- Publisher: Houghton Mifflin Harcourt
- Pub. Date: July 2009
When Katherine Russell Rich lost her job with a Newyork-based magazine, she didn't do the usual rounds of employment agencies, nor did she sent out a barrage of resumes to other newspapers, instead, she travelled to India to learn Hindi!!!
She enrolled herself in an Hindi immersion course in the palace city of Udaipur where the school arranged for her (and the other students taking this course) to live with Hindi-speaking families so that they listen to and have a chance to speak Hindi everyday.
This book then, is not only a memoir and/or a travelogue but a wonderful and exciting exposition of how our minds change when we learn a new language and how we come out of the experience completely transformed!
I've always been curious about what a new language might do for me. After all,learning a new language isn't simply about learning a whole new bunch of words...it's about being able to use those new words to appeal to the cultural sensitivity of the people whose language you are learning and thus, you are actually learning to both think and feel like someone else from a different culture. How cool is that!!!
The possibility that learning a new language could change the core of one's identity, one's beliefs, the way one thinks about friends, family, surroundings and even the way one thinks about time, is just dazzling to me! For instance, according to a Newsweek article, the gender of nouns can have an effect on how people think about things in the world... take the noun "bridge" for instance. In German, the word for bridge, Brücke, is feminine. In French, pont is masculine. So when in experiements German speakers were asked to describe a bridge, they saw prototypically female features; French speakers, masculine ones. Similarly, Germans describe keys (Schlüssel) with words such as hard, heavy, jagged, and metal, while to Spaniards keys (llaves) are golden, intricate, little, and lovely. Guess which language construes key as masculine and which as feminine? :)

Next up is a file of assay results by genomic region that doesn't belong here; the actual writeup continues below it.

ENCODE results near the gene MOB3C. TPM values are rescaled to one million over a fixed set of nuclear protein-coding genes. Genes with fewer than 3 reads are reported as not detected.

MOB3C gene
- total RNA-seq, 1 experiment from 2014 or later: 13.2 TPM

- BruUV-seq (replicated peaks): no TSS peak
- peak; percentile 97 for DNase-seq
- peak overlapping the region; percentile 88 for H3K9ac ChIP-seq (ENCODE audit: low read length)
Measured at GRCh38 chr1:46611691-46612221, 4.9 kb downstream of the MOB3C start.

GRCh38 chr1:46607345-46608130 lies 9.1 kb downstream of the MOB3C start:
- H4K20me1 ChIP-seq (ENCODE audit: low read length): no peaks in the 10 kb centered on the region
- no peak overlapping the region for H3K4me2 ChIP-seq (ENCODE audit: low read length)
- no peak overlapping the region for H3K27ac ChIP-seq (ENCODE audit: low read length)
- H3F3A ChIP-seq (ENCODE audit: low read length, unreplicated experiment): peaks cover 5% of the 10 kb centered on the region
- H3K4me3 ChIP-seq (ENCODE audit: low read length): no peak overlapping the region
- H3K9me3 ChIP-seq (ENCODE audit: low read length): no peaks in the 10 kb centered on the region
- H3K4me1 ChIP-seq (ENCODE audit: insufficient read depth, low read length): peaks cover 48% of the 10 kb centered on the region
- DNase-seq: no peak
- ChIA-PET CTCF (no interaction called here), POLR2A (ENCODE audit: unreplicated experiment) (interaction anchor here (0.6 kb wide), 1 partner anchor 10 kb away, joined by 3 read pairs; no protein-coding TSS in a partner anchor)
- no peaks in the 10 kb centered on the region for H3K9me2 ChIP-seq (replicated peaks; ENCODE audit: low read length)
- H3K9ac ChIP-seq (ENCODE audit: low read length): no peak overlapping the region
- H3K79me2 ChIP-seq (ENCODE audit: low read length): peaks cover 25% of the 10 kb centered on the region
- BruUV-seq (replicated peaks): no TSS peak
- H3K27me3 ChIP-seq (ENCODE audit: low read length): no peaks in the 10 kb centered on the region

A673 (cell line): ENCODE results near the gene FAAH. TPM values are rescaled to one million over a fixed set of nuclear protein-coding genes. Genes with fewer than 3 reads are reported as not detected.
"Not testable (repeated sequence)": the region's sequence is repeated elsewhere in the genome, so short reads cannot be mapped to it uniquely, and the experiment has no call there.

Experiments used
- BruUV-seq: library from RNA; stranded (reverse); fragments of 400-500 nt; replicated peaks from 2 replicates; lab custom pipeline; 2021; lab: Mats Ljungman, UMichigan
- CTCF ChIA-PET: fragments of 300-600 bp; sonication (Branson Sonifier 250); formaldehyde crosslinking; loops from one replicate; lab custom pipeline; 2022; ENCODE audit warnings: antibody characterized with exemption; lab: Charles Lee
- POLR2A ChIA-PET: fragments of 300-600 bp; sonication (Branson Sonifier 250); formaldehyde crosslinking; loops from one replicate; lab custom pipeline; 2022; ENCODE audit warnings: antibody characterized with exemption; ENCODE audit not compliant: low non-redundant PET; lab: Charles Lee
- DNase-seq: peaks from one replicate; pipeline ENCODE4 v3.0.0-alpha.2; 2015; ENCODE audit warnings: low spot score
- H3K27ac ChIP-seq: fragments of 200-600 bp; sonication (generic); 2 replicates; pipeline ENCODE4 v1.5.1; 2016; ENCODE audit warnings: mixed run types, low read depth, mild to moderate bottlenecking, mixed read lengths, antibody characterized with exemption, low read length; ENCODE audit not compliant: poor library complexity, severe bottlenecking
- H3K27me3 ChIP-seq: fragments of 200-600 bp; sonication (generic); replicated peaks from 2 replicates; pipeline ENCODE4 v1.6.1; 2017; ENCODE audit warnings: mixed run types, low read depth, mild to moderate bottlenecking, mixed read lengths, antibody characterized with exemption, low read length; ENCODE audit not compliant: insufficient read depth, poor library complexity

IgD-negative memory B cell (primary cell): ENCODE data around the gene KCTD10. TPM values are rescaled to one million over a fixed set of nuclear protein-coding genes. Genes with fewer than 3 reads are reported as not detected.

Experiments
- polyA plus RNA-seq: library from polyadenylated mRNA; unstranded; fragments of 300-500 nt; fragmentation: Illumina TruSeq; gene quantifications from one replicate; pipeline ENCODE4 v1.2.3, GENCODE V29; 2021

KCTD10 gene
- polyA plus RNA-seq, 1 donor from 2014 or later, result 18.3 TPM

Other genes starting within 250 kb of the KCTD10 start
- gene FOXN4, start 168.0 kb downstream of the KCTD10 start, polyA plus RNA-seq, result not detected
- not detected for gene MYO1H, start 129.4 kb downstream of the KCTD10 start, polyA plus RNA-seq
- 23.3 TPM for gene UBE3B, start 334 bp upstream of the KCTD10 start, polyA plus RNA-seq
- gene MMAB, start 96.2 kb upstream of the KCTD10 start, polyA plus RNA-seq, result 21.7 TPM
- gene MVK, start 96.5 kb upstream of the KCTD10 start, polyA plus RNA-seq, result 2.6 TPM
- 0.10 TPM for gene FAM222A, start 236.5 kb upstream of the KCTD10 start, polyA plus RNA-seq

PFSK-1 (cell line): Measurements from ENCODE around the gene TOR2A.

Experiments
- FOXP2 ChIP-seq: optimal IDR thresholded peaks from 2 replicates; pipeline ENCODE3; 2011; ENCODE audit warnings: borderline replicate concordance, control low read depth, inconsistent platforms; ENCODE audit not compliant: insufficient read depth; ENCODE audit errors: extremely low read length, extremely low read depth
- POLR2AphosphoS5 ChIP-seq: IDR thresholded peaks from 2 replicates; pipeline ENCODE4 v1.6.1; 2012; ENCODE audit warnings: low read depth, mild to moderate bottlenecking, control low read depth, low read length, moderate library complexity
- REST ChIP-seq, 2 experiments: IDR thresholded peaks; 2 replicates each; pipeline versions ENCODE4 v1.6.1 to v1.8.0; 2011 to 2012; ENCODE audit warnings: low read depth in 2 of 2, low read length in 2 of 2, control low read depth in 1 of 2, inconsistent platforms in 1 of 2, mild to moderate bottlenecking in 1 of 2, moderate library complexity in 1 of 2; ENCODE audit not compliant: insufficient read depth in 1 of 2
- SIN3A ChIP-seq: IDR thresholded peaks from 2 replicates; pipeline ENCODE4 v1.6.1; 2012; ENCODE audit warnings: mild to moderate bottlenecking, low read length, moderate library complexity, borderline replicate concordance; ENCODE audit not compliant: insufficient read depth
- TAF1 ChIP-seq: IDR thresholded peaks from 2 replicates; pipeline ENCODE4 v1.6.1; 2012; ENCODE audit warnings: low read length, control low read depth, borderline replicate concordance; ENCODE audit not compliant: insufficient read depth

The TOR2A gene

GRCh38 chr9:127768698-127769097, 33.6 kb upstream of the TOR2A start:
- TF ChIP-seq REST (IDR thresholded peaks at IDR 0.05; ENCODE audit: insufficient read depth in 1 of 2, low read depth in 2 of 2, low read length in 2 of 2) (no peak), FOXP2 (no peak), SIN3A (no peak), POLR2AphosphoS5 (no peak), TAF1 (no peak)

And then, there's the question of how people whose language you are trying to learn actually feel about you speaking in their tongue? Most are chuffed that you are making the effort, but Russel Rich felt that some Indians resented her for doing that. She says, “I think to Indians, sometimes it feels like I’m eavesdropping on a private conversation, like I’m breaking the fourth wall.”
Also, and this happens in India particular, speaking in English is the privilege of the classes and a status thing...address someone like that in Hindi and you might get a dressing down!
As Rich's language skills improve, she also uncovers darker truths about friends, neighbors and the country in which she lives. She happened to be in India the year Hindu-Muslim riots broke out in the nearby state of Gujarat. Rich is startled to discover the mistrust and fear her Hindu friends feel for their Muslim compatriots. Then, when she tells her rickshaw driver shukriya or “thank you,” he gets annoyed at her. Shukriya is a word with Urdu or Muslim origins. The “pure” Hindi word, he tells her, is dhanyavaad. I don't think any dictionary will tell you the difference between the two "thank you's", these are things you pick up only when you live with a language and its people.
I am grateful to Rich for turning herself into a guinea pig in order to study the effect of language on the mind even if her writing at times appears to be rather scattered and in random order...this is a book I think every body interested in words or language will enjoy and I daresay will seriously make you consider learning a new language!